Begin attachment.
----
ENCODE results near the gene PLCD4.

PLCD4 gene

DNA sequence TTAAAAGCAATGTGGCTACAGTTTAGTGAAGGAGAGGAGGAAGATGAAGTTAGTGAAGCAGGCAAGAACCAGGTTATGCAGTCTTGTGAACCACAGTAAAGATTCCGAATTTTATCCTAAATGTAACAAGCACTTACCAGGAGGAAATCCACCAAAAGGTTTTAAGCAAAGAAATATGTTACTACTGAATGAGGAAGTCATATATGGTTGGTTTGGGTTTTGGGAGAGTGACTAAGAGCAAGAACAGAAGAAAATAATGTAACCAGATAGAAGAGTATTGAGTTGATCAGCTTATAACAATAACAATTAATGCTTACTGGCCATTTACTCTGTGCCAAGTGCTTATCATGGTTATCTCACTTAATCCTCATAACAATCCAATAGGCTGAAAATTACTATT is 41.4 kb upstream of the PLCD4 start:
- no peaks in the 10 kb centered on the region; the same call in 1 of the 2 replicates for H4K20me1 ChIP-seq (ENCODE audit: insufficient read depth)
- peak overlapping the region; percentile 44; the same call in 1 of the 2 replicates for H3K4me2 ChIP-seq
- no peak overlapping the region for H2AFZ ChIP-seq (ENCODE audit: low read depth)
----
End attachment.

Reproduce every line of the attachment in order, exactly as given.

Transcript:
ENCODE results near the gene PLCD4.

PLCD4 gene

DNA sequence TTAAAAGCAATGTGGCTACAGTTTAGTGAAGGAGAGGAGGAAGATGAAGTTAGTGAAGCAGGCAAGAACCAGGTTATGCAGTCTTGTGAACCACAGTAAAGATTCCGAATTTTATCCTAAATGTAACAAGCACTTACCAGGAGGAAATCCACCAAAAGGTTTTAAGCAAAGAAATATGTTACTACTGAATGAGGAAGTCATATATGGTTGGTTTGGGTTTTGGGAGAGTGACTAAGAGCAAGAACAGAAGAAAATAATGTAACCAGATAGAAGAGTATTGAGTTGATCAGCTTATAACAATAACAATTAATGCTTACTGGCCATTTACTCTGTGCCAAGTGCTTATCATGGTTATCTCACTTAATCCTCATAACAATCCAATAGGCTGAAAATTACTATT is 41.4 kb upstream of the PLCD4 start:
- no peaks in the 10 kb centered on the region; the same call in 1 of the 2 replicates for H4K20me1 ChIP-seq (ENCODE audit: insufficient read depth)
- peak overlapping the region; percentile 44; the same call in 1 of the 2 replicates for H3K4me2 ChIP-seq
- no peak overlapping the region for H2AFZ ChIP-seq (ENCODE audit: low read depth)